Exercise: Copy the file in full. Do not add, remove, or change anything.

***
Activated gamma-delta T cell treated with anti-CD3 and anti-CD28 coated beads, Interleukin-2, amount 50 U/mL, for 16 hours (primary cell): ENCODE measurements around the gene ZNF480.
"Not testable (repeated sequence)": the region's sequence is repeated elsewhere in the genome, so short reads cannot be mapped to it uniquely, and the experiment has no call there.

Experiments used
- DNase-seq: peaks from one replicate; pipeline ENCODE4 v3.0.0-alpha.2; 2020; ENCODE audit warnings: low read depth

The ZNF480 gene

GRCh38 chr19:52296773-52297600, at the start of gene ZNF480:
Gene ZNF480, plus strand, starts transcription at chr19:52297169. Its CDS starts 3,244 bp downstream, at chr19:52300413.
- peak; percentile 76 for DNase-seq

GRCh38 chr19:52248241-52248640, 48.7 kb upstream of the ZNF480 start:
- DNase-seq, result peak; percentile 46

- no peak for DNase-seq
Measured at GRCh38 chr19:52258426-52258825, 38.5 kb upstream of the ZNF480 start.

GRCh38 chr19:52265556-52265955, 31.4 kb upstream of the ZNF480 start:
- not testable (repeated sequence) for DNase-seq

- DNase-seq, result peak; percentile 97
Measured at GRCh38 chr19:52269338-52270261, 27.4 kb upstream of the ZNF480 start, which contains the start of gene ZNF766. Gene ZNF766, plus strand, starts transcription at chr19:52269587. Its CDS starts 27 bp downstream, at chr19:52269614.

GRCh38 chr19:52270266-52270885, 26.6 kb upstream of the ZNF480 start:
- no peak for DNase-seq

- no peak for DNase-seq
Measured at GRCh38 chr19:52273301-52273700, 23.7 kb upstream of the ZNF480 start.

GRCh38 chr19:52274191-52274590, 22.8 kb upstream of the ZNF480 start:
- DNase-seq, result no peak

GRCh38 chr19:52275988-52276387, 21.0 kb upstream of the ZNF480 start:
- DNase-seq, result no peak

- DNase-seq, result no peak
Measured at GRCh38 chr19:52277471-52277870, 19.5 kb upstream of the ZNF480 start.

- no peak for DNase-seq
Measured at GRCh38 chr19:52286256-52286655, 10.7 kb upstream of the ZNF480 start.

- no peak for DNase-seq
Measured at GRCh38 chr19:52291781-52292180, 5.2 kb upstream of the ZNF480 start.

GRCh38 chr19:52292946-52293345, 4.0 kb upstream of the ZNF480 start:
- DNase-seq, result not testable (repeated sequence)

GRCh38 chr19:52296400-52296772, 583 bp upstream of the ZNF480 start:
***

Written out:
Activated gamma-delta T cell treated with anti-CD3 and anti-CD28 coated beads, Interleukin-2, amount 50 U/mL, for 16 hours (primary cell): ENCODE measurements around the gene ZNF480.
"Not testable (repeated sequence)": the region's sequence is repeated elsewhere in the genome, so short reads cannot be mapped to it uniquely, and the experiment has no call there.

Experiments used
- DNase-seq: peaks from one replicate; pipeline ENCODE4 v3.0.0-alpha.2; 2020; ENCODE audit warnings: low read depth

The ZNF480 gene

GRCh38 chr19:52296773-52297600, at the start of gene ZNF480:
Gene ZNF480, plus strand, starts transcription at chr19:52297169. Its CDS starts 3,244 bp downstream, at chr19:52300413.
- peak; percentile 76 for DNase-seq

GRCh38 chr19:52248241-52248640, 48.7 kb upstream of the ZNF480 start:
- DNase-seq, result peak; percentile 46

- no peak for DNase-seq
Measured at GRCh38 chr19:52258426-52258825, 38.5 kb upstream of the ZNF480 start.

GRCh38 chr19:52265556-52265955, 31.4 kb upstream of the ZNF480 start:
- not testable (repeated sequence) for DNase-seq

- DNase-seq, result peak; percentile 97
Measured at GRCh38 chr19:52269338-52270261, 27.4 kb upstream of the ZNF480 start, which contains the start of gene ZNF766. Gene ZNF766, plus strand, starts transcription at chr19:52269587. Its CDS starts 27 bp downstream, at chr19:52269614.

GRCh38 chr19:52270266-52270885, 26.6 kb upstream of the ZNF480 start:
- no peak for DNase-seq

- no peak for DNase-seq
Measured at GRCh38 chr19:52273301-52273700, 23.7 kb upstream of the ZNF480 start.

GRCh38 chr19:52274191-52274590, 22.8 kb upstream of the ZNF480 start:
- DNase-seq, result no peak

GRCh38 chr19:52275988-52276387, 21.0 kb upstream of the ZNF480 start:
- DNase-seq, result no peak

- DNase-seq, result no peak
Measured at GRCh38 chr19:52277471-52277870, 19.5 kb upstream of the ZNF480 start.

- no peak for DNase-seq
Measured at GRCh38 chr19:52286256-52286655, 10.7 kb upstream of the ZNF480 start.

- no peak for DNase-seq
Measured at GRCh38 chr19:52291781-52292180, 5.2 kb upstream of the ZNF480 start.

GRCh38 chr19:52292946-52293345, 4.0 kb upstream of the ZNF480 start:
- DNase-seq, result not testable (repeated sequence)

GRCh38 chr19:52296400-52296772, 583 bp upstream of the ZNF480 start: